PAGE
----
July 14, 2024
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Nearly 60 Dead, Over 500 Injured, in Worst Mass Shooting in US History

(JLNJ Staff and combined sources) An outdoor country music concert at a Las Vegas hotel turned into a bloodbath Sunday night as a lone gunman opened fire on the crowd, killing nearly 60 people and injuring over 500, some critically.

Shooter Stephen Paddock, 64, was a retired accountant who lived in Mesquite, Nevada, within an hour of Las Vegas. He had been staying at the Mandalay Bay Resort and Casino in Las Vegas, overlooking the concert venue, since last Thursday. According to reports, he fired from his 32nd floor hotel room window into the crowd attending the Route 91 Harvest Music Festival, but committed suicide in the wake of the massacre, before he could be apprehended by police. Witnesses said the gunfire lasted close to 15 minutes.

As press time, Las Vegas police had not provided specific details of the weapon Paddock used, but said that they had had no prior knowledge of the gunman. Marilou Danley, reportedly Paddock’s girlfriend, is no longer considered a “person of interest” in the attack, according to police.

Despite early reports of Paddock’s ties to ISIS, the FBI confirmed that there was no connection between Paddock and any terror groups. “We’ve determined no connection with an international terrorist group,” an FBI spokesperson said at a press conference Monday.

The Las Vegas area was paralyzed in the wake of the mass shooting, with witnesses, bystanders and citizens expressing shock, horror and outrage at the breadth of the massacre.

One concert goer tweeted, “There was blood everywhere,” #MandalayBay shooting witness.

Many concert goers, however, expressed sentiment surrounding one theme: love. Numerous people spoke of helping, or being helped by, strangers. Various reports stated that two women who had been standing near the stage when the shooting began were saved by a complete stranger who took several bullets and shielded them with his body in an effort to save them.

President Donald Trump echoed that sentiment, saying, “In moments of tragedy and horror, America comes together as one. We call upon the bonds that unite us, our faith, our family and our shared values. We call upon the bonds of citizenship, the ties of community and the comfort of our common humanity. Our unity cannot be shattered by evil, our bonds cannot be broken by violence, and though we feel such great anger at the senseless murder of our fellow citizens, it is our love that defines us today.”

President Trump called the massacre “an act of pure evil,” but assured America that “the FBI and Dept. of Homeland Security are working with local police.” He also thanked the first responders.

To the injured, Trump said, “We are praying for your full and speedy recovery. We ask God to help you through this very dark period.” He directed flags to be flown at half-mast, in memory of the many lives that were lost.

Carolyn Goodman, the Jewish mayor of Las Vegas, tweeted to her followers the following simple message: “Pray for Las Vegas.” She also expressed gratitude to the first responders.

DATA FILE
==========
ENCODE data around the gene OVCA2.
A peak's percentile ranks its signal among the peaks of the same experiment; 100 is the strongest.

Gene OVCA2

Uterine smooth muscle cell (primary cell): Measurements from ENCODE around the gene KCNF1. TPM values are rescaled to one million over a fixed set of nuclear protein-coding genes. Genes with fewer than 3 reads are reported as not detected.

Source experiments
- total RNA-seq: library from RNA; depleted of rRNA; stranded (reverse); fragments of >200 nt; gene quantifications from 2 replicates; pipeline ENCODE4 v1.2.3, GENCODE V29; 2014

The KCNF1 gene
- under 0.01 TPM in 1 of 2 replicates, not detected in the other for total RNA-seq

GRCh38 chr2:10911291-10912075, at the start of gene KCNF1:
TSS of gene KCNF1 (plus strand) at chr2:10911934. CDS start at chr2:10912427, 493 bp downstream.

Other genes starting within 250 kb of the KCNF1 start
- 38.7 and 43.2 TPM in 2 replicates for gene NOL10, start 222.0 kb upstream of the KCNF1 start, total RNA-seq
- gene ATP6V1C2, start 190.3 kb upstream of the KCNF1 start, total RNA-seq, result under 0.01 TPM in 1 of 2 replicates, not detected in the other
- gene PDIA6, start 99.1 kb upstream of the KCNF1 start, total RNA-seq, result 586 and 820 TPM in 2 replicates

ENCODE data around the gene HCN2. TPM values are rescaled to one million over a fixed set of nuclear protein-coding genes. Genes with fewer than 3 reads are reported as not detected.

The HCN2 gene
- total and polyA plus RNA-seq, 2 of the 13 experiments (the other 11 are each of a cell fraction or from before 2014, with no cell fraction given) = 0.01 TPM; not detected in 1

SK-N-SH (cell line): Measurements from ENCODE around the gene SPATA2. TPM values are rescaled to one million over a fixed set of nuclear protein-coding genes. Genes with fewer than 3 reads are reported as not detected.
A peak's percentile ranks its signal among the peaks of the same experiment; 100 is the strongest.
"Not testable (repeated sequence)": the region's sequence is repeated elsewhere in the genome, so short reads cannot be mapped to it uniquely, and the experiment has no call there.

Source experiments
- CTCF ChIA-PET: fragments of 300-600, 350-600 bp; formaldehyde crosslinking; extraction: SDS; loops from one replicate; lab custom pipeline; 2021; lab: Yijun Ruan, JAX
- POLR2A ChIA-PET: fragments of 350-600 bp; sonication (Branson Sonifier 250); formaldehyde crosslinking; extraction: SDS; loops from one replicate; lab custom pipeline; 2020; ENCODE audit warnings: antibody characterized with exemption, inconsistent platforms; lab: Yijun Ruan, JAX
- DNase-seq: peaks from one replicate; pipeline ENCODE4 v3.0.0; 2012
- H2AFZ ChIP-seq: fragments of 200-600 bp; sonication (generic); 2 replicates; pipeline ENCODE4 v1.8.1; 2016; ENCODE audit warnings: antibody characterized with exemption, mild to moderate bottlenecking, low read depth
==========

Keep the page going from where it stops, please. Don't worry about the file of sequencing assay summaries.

Israelnationalnews.com reported that Rabbi Yitz Wyne, who heads Young Israel Aish Las Vegas, the largest Orthodox congregation in the area, said the attack hit his community particularly hard because of his congregation’s physical proximity to the scene of the slaughter.

“Our congregation is only 12 miles away from where it happened,” Wyne told Arutz Sheva. “Many people work there, and we are all familiar with the area.”

Rabbi Wyne views the tragic shooting as a message from God. “All of us need to find ways that we can repent and serve God better. Nothing happens for no reason: if a mass shooting happened near us, then we need to ask ourselves what God is telling us,” Rabbi Wyne declared.

Rabbi Wyne stated that he and his community don’t fear for their physical safety. “We’ve spent more than $75,000 on security over the last year alone. Our building is much safer than it has ever been, for the threats have grown larger since we first built it 15 years ago. Some of our members have gotten racial insults hurled at them, things like that, but nothing out of the ordinary. We feel safe here,” he concluded.

Israeli Prime Minister Binyamin Netanyahu offered his condolences to the American people, saying, “On this terrible day, the people of Israel stand shoulder to shoulder with the American people in mourning and sorrow,” Netanyahu tweeted. “Our hearts go out to the victims’ families and we wish a speedy recovery to the wounded. We grieve with you.”

Israeli President Reuven Rivlin also expressed his condolences in a letter to President Trump. Rivlin wrote, “The people of Israel and I send you, the festival participants, the citizens of Las Vegas and all the citizens of the United States, our deep condolences in the wake of this shocking attack that claimed the lives of so many innocents and led to the injury of many others.” He continued, “We stand by you in mourning for the terrible loss of life in this senseless attack on people who have gathered together in joy to listen to music.” In addition, the President asked President Trump “to convey our sincere condolences to the bereaved families and to give our prayers for the speedy recovery of the wounded.”

According to reports, Paddock’s father, Benjamin Haskins Paddock, was arrested in 1960 for robbing an Arizona bank, escaping from prison in 1968 and remaining on the run for eight years. The elder Paddock had an extensive criminal history and was on the FBI’s most-wanted list from 1969 until his capture in Oregon in 1978. He was considered one of the FBI’s “10 most wanted.”

The FBI reported that Benjamin Paddock was “diagnosed as psychopathic” and possibly had “suicidal tendencies.”

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